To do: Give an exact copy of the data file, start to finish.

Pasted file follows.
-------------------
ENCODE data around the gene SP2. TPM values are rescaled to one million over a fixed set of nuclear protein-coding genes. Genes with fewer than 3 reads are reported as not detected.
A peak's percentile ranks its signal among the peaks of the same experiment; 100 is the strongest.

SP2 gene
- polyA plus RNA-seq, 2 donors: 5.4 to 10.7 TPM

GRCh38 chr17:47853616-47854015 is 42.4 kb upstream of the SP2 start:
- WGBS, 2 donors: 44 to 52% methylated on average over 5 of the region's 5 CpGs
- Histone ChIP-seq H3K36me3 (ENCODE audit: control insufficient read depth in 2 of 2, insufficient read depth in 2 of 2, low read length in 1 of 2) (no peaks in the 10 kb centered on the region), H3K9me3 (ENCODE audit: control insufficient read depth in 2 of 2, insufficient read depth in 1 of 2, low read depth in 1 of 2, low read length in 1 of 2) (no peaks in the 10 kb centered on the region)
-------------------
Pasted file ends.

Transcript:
ENCODE data around the gene SP2. TPM values are rescaled to one million over a fixed set of nuclear protein-coding genes. Genes with fewer than 3 reads are reported as not detected.
A peak's percentile ranks its signal among the peaks of the same experiment; 100 is the strongest.

SP2 gene
- polyA plus RNA-seq, 2 donors: 5.4 to 10.7 TPM

GRCh38 chr17:47853616-47854015 is 42.4 kb upstream of the SP2 start:
- WGBS, 2 donors: 44 to 52% methylated on average over 5 of the region's 5 CpGs
- Histone ChIP-seq H3K36me3 (ENCODE audit: control insufficient read depth in 2 of 2, insufficient read depth in 2 of 2, low read length in 1 of 2) (no peaks in the 10 kb centered on the region), H3K9me3 (ENCODE audit: control insufficient read depth in 2 of 2, insufficient read depth in 1 of 2, low read depth in 1 of 2, low read length in 1 of 2) (no peaks in the 10 kb centered on the region)